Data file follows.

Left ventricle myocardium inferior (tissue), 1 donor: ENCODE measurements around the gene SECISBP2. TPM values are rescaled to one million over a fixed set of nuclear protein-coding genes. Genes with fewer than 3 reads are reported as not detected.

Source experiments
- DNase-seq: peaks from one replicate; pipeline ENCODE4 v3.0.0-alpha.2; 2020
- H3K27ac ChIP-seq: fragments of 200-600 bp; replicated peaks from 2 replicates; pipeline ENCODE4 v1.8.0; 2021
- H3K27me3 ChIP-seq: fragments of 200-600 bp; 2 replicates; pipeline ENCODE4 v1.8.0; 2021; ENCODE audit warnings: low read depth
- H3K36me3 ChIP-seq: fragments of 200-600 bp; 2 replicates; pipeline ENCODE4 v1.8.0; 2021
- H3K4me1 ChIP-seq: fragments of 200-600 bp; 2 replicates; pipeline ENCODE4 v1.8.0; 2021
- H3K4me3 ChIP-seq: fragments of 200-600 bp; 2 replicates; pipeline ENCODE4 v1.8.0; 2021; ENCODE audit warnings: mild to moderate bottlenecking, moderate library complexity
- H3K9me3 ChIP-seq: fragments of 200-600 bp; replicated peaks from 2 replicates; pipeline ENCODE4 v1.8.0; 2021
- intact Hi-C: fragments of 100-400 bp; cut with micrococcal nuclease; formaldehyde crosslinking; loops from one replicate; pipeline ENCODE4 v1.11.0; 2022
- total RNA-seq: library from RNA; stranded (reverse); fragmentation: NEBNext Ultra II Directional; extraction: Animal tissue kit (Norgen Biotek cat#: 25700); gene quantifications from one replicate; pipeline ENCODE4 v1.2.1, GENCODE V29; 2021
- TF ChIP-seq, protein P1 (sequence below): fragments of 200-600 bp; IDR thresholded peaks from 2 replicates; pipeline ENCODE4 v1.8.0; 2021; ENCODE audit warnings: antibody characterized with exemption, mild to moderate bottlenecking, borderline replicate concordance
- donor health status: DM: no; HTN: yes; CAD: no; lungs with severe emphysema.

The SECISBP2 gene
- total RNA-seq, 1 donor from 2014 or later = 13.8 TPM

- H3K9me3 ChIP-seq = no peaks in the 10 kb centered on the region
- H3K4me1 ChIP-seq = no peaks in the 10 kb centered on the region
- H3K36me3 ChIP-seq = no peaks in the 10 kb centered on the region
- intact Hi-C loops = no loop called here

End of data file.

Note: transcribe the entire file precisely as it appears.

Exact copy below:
Left ventricle myocardium inferior (tissue), 1 donor: ENCODE measurements around the gene SECISBP2. TPM values are rescaled to one million over a fixed set of nuclear protein-coding genes. Genes with fewer than 3 reads are reported as not detected.

Source experiments
- DNase-seq: peaks from one replicate; pipeline ENCODE4 v3.0.0-alpha.2; 2020
- H3K27ac ChIP-seq: fragments of 200-600 bp; replicated peaks from 2 replicates; pipeline ENCODE4 v1.8.0; 2021
- H3K27me3 ChIP-seq: fragments of 200-600 bp; 2 replicates; pipeline ENCODE4 v1.8.0; 2021; ENCODE audit warnings: low read depth
- H3K36me3 ChIP-seq: fragments of 200-600 bp; 2 replicates; pipeline ENCODE4 v1.8.0; 2021
- H3K4me1 ChIP-seq: fragments of 200-600 bp; 2 replicates; pipeline ENCODE4 v1.8.0; 2021
- H3K4me3 ChIP-seq: fragments of 200-600 bp; 2 replicates; pipeline ENCODE4 v1.8.0; 2021; ENCODE audit warnings: mild to moderate bottlenecking, moderate library complexity
- H3K9me3 ChIP-seq: fragments of 200-600 bp; replicated peaks from 2 replicates; pipeline ENCODE4 v1.8.0; 2021
- intact Hi-C: fragments of 100-400 bp; cut with micrococcal nuclease; formaldehyde crosslinking; loops from one replicate; pipeline ENCODE4 v1.11.0; 2022
- total RNA-seq: library from RNA; stranded (reverse); fragmentation: NEBNext Ultra II Directional; extraction: Animal tissue kit (Norgen Biotek cat#: 25700); gene quantifications from one replicate; pipeline ENCODE4 v1.2.1, GENCODE V29; 2021
- TF ChIP-seq, protein P1 (sequence below): fragments of 200-600 bp; IDR thresholded peaks from 2 replicates; pipeline ENCODE4 v1.8.0; 2021; ENCODE audit warnings: antibody characterized with exemption, mild to moderate bottlenecking, borderline replicate concordance
- donor health status: DM: no; HTN: yes; CAD: no; lungs with severe emphysema.

The SECISBP2 gene
- total RNA-seq, 1 donor from 2014 or later = 13.8 TPM

- H3K9me3 ChIP-seq = no peaks in the 10 kb centered on the region
- H3K4me1 ChIP-seq = no peaks in the 10 kb centered on the region
- H3K36me3 ChIP-seq = no peaks in the 10 kb centered on the region
- intact Hi-C loops = no loop called here